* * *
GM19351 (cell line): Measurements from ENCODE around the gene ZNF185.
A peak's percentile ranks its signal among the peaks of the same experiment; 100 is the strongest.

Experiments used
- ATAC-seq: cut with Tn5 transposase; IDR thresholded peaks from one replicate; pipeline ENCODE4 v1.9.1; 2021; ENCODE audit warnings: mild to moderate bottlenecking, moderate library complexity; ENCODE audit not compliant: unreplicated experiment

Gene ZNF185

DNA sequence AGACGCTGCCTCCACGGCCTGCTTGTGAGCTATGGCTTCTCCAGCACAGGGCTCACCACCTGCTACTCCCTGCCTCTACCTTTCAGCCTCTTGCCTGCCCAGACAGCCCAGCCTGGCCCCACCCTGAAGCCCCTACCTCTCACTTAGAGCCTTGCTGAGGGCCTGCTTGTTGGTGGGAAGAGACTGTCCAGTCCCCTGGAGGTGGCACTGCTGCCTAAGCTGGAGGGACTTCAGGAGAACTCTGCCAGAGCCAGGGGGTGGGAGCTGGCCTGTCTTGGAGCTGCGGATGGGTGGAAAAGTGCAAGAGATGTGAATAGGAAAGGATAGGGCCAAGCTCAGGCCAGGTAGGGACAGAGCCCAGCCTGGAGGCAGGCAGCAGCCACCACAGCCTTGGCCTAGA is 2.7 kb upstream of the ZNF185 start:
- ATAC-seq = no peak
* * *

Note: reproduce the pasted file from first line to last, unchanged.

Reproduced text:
GM19351 (cell line): Measurements from ENCODE around the gene ZNF185.
A peak's percentile ranks its signal among the peaks of the same experiment; 100 is the strongest.

Experiments used
- ATAC-seq: cut with Tn5 transposase; IDR thresholded peaks from one replicate; pipeline ENCODE4 v1.9.1; 2021; ENCODE audit warnings: mild to moderate bottlenecking, moderate library complexity; ENCODE audit not compliant: unreplicated experiment

Gene ZNF185

DNA sequence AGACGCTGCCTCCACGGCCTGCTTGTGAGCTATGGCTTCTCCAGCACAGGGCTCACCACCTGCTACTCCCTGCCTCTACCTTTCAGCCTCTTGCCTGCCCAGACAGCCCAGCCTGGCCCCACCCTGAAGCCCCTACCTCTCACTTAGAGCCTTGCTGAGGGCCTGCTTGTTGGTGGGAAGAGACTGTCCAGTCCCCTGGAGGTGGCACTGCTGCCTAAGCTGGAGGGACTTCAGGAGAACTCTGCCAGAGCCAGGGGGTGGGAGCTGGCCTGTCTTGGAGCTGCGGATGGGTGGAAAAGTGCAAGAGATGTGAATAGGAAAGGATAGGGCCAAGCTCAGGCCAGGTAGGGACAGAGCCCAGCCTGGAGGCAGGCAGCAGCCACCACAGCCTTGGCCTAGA is 2.7 kb upstream of the ZNF185 start:
- ATAC-seq = no peak